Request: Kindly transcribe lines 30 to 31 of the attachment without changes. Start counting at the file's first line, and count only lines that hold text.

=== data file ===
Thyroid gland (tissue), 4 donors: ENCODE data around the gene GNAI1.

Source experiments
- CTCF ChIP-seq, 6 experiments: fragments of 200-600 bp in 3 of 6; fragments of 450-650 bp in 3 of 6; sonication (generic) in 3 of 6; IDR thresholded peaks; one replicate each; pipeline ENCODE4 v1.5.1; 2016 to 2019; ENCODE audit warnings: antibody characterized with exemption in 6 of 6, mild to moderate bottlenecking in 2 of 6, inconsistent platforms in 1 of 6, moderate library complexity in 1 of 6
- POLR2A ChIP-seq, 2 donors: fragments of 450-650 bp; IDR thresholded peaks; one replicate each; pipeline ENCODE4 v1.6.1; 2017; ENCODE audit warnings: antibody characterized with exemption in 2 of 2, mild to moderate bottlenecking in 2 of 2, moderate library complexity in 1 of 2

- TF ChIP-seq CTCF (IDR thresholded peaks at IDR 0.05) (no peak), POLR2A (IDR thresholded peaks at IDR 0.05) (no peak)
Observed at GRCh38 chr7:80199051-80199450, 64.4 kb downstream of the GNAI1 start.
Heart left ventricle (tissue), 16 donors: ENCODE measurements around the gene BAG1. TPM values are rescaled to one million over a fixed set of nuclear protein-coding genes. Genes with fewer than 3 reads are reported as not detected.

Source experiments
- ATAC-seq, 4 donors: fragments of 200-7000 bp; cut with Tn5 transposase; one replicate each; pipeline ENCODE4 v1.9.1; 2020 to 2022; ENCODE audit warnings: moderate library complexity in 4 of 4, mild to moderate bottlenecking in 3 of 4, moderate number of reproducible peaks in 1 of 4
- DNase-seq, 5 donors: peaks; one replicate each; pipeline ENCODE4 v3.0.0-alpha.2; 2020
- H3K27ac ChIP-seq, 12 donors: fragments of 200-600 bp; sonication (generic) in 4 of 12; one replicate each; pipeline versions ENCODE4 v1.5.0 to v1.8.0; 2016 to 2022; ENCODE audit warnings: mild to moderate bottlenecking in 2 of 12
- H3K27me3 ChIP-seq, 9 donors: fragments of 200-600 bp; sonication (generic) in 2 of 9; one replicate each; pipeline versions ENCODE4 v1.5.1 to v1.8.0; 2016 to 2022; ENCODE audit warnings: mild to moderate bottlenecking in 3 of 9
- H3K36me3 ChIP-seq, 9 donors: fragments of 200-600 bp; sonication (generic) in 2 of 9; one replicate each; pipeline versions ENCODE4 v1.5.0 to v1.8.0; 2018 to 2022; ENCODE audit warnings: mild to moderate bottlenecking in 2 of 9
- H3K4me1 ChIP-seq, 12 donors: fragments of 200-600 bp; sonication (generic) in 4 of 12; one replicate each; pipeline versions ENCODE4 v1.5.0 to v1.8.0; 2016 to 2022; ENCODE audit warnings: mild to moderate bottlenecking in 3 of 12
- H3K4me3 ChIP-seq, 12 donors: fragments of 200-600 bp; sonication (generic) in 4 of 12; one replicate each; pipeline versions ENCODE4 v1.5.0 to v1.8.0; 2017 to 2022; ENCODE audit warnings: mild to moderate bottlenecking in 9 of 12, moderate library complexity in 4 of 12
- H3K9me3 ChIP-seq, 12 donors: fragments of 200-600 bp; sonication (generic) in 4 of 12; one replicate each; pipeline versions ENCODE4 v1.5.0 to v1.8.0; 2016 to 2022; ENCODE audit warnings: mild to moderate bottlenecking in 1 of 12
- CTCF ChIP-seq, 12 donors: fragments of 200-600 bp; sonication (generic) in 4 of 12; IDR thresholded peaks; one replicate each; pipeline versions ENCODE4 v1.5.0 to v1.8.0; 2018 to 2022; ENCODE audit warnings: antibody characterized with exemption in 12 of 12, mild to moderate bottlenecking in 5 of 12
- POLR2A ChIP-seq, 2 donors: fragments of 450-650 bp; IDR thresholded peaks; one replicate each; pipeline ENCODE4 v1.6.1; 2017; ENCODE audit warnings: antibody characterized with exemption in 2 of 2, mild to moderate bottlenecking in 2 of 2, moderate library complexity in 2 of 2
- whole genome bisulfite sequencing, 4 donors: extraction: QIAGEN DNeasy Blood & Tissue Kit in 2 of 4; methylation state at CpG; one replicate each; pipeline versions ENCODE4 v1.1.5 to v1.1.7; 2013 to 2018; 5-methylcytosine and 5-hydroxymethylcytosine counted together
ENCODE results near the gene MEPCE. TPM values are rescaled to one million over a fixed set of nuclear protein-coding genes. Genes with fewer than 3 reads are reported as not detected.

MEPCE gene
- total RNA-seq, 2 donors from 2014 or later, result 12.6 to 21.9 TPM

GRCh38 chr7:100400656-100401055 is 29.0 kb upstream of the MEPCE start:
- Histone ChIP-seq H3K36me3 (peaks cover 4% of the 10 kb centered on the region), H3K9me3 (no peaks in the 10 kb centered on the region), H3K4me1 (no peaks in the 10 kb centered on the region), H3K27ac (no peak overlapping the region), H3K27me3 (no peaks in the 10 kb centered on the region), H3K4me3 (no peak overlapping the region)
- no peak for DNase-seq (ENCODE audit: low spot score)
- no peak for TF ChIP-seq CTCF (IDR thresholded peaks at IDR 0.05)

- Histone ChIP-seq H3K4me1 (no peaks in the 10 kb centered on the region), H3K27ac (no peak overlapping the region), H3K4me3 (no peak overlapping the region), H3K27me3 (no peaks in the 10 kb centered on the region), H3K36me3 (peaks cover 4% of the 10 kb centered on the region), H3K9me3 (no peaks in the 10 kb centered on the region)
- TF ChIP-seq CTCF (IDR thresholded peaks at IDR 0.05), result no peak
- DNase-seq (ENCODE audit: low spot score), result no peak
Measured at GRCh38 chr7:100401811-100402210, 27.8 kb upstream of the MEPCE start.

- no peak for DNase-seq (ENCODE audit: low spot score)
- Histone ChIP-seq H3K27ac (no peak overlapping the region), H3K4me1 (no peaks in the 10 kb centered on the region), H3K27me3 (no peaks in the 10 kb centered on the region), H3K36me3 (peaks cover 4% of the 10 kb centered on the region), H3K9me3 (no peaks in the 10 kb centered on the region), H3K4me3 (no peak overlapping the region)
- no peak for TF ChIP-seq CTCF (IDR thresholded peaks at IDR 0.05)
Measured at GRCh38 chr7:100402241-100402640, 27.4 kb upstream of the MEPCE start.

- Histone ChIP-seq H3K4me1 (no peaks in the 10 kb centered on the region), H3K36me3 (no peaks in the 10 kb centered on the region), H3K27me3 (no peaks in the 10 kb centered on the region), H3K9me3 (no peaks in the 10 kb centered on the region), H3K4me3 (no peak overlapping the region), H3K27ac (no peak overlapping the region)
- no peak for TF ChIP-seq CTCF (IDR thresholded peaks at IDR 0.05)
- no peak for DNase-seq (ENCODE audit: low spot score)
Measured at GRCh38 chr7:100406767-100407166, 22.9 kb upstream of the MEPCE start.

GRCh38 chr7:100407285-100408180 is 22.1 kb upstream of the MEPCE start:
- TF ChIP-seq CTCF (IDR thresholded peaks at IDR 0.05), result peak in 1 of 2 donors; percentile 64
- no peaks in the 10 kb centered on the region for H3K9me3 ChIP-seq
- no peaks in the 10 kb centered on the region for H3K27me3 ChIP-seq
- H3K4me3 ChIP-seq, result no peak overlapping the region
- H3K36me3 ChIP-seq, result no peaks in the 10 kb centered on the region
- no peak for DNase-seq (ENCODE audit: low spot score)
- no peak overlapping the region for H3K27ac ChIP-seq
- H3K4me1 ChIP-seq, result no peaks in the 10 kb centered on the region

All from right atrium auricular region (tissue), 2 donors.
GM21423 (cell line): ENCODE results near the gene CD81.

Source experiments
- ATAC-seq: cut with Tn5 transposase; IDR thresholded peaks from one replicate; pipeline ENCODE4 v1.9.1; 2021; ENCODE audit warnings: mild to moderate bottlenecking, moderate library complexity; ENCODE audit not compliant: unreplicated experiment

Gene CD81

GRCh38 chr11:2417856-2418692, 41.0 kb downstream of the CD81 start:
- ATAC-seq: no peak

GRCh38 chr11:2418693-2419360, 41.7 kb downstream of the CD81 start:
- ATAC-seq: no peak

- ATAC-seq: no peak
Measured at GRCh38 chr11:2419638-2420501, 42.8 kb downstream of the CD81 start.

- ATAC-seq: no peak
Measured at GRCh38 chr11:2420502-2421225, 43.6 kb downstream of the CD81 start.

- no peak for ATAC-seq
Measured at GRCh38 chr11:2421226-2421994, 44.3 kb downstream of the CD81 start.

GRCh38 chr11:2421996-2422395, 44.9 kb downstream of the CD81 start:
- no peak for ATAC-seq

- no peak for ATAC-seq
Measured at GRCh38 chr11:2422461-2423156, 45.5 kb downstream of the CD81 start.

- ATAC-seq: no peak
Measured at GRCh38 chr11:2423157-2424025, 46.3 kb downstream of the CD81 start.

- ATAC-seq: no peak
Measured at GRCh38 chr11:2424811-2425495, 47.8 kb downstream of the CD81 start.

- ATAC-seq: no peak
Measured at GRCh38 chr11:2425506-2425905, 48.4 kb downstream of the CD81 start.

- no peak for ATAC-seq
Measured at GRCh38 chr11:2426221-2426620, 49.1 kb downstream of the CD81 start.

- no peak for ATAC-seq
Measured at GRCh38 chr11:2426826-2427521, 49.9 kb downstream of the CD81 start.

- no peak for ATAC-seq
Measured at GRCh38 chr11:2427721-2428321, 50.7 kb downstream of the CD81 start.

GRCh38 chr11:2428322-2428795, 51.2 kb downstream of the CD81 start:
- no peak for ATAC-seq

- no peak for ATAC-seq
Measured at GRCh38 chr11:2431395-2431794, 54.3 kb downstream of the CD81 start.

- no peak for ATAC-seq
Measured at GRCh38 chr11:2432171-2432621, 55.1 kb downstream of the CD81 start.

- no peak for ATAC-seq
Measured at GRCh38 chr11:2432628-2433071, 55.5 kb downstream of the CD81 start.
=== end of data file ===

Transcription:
Measured at GRCh38 chr7:100401811-100402210, 27.8 kb upstream of the MEPCE start.

- no peak for DNase-seq (ENCODE audit: low spot score)